Given the high cost of nursing home care, assisted living, or home health care, many people have purchased long-term care insurance with the expectation that it will cover the costs of their care should they ever need such services. Unfortunately, those expectations have not always been met because insurance companies have challenged claims and shown reluctance to pay benefits under long-term care policies.

There are a wide range of reasons that insurance companies may raise as the basis for denying claims; and while some excuses are valid, in other situations, insurers have unfairly delayed payments, denied claims altogether, or discontinued paying benefits under long-term care insurance policies. It is important to note that not all LTC insurance policies are identical. As the senior health care industry has developed, many older policies did not include services such as assisted living facilities or even home health care aides. Poorly drafted contracts can create ambiguities that the insurance provider may try to use to serve their own interests, at the expense of policyholders who have paid premiums in good faith for years.

While the friction points can involve a broad range of issues, some of the most common reasons insurers delay or refuse to pay include:

  • Delaying payments pending further information: Filing the proper paperwork is a cumbersome, but necessary process. Unfortunately, the insurance company may send a seemingly endless stream of requests for more information before agreeing to approve a claim. Some people are able to anticipate the process and provide information that the policy requires up front inclusive of assessments of the ability to perform activities of daily living or neurocognitive evaluations. In submitting claims, it is important to be persistent and consult with an attorney if the insurance provider is dragging its feet.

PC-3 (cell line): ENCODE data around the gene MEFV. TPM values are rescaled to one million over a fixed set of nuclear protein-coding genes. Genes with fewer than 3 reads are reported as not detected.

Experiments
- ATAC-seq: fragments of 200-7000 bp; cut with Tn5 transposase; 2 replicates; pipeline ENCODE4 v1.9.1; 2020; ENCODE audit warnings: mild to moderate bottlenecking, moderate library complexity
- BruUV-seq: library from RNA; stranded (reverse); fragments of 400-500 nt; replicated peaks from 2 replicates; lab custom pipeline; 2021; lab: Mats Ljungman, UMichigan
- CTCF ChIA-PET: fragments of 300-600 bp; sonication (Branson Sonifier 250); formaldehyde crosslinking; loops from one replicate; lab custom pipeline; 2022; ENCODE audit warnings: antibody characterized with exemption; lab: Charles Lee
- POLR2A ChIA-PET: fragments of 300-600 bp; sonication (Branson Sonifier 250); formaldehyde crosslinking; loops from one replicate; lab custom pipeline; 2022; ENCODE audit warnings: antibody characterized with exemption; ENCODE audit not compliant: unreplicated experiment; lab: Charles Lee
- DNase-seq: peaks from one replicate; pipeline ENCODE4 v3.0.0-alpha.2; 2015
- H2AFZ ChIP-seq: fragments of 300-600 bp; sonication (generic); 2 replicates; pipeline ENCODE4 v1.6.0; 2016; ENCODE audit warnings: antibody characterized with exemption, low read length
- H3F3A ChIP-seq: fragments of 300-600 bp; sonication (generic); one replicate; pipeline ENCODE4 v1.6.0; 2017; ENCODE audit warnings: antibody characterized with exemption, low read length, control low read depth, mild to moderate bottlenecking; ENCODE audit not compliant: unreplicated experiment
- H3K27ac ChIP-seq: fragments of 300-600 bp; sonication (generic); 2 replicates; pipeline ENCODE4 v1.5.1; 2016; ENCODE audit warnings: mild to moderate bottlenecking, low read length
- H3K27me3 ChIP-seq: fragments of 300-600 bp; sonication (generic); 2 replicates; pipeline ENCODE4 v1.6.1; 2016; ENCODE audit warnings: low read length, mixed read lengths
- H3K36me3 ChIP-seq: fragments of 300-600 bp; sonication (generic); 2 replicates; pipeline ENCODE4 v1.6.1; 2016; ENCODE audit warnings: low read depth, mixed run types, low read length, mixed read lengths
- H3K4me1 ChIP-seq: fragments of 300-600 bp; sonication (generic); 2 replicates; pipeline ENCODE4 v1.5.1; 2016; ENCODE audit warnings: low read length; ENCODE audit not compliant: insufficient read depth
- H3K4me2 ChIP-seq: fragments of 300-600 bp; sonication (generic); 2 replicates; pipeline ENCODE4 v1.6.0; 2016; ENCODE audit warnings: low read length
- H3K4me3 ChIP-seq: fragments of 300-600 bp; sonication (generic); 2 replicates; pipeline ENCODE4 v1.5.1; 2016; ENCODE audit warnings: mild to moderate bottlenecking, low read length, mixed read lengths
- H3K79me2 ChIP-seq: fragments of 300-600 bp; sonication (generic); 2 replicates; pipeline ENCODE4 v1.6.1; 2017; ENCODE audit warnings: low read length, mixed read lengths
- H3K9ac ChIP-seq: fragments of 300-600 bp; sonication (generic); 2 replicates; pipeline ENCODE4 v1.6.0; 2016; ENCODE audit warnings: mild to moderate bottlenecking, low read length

• Denying a claim based upon information gathered in an assessment: In some instances, the insurance company will send a person out to assess the policyholder to determine the need for services. It is important for seniors to have a family member or trusted friend alongside them during the assessment. It is often difficult for a senior to know how to respond to questions. Pride may also become a factor, as the policyholder may be reluctant to admit the need for assistance. Investigators are trained to obtain statements during these assessments to provide a basis to deny claims.
  • Missed premium payments: Due to the potential for cognitive impairments such as Alzheimer’s disease, it is important for seniors to arrange with their insurance companies to send lapse notices to a designated representative (often a family member of the policyholder) in cases where a premium payment is late. Because it is well known that seniors may miss payments as the need for assistance draws near, many policies have requirements and a time-period to allow the insured to make up missed payments.

If you or your loved one is being treated unfairly by an insurance company, it is vital to speak with a focused lawyer with a strong command of the terminology and issues that arise in relation to long-term care insurance, including knowledge of insurance bad faith law. After years of making payments with the expectation of receiving benefits in times of need, your good faith should not be tarnished by legal technicalities that a lawyer may help you to overcome.

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